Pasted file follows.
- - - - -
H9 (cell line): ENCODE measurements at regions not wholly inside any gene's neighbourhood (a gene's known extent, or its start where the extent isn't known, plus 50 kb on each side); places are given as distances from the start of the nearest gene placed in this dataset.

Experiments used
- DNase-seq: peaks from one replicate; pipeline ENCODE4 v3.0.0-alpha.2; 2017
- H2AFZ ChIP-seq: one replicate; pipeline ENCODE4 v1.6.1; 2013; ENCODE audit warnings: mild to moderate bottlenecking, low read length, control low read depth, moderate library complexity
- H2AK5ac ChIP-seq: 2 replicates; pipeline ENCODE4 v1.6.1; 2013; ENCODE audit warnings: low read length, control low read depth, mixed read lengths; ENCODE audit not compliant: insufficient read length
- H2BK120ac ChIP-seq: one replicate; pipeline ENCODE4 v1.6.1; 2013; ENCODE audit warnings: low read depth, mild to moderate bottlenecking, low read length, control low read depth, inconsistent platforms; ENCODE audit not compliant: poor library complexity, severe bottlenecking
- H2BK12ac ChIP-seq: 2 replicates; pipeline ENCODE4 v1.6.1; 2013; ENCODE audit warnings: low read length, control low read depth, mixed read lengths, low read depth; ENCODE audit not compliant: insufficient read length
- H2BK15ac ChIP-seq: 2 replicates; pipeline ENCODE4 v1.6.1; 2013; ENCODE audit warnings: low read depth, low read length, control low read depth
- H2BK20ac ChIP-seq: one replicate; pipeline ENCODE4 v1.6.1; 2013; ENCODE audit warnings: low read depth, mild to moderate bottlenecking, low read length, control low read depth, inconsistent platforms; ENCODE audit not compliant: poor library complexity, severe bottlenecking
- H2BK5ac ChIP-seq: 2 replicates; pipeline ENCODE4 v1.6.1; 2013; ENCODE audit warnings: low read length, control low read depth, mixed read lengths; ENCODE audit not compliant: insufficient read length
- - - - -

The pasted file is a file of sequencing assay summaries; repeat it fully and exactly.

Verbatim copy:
H9 (cell line): ENCODE measurements at regions not wholly inside any gene's neighbourhood (a gene's known extent, or its start where the extent isn't known, plus 50 kb on each side); places are given as distances from the start of the nearest gene placed in this dataset.

Experiments used
- DNase-seq: peaks from one replicate; pipeline ENCODE4 v3.0.0-alpha.2; 2017
- H2AFZ ChIP-seq: one replicate; pipeline ENCODE4 v1.6.1; 2013; ENCODE audit warnings: mild to moderate bottlenecking, low read length, control low read depth, moderate library complexity
- H2AK5ac ChIP-seq: 2 replicates; pipeline ENCODE4 v1.6.1; 2013; ENCODE audit warnings: low read length, control low read depth, mixed read lengths; ENCODE audit not compliant: insufficient read length
- H2BK120ac ChIP-seq: one replicate; pipeline ENCODE4 v1.6.1; 2013; ENCODE audit warnings: low read depth, mild to moderate bottlenecking, low read length, control low read depth, inconsistent platforms; ENCODE audit not compliant: poor library complexity, severe bottlenecking
- H2BK12ac ChIP-seq: 2 replicates; pipeline ENCODE4 v1.6.1; 2013; ENCODE audit warnings: low read length, control low read depth, mixed read lengths, low read depth; ENCODE audit not compliant: insufficient read length
- H2BK15ac ChIP-seq: 2 replicates; pipeline ENCODE4 v1.6.1; 2013; ENCODE audit warnings: low read depth, low read length, control low read depth
- H2BK20ac ChIP-seq: one replicate; pipeline ENCODE4 v1.6.1; 2013; ENCODE audit warnings: low read depth, mild to moderate bottlenecking, low read length, control low read depth, inconsistent platforms; ENCODE audit not compliant: poor library complexity, severe bottlenecking
- H2BK5ac ChIP-seq: 2 replicates; pipeline ENCODE4 v1.6.1; 2013; ENCODE audit warnings: low read length, control low read depth, mixed read lengths; ENCODE audit not compliant: insufficient read length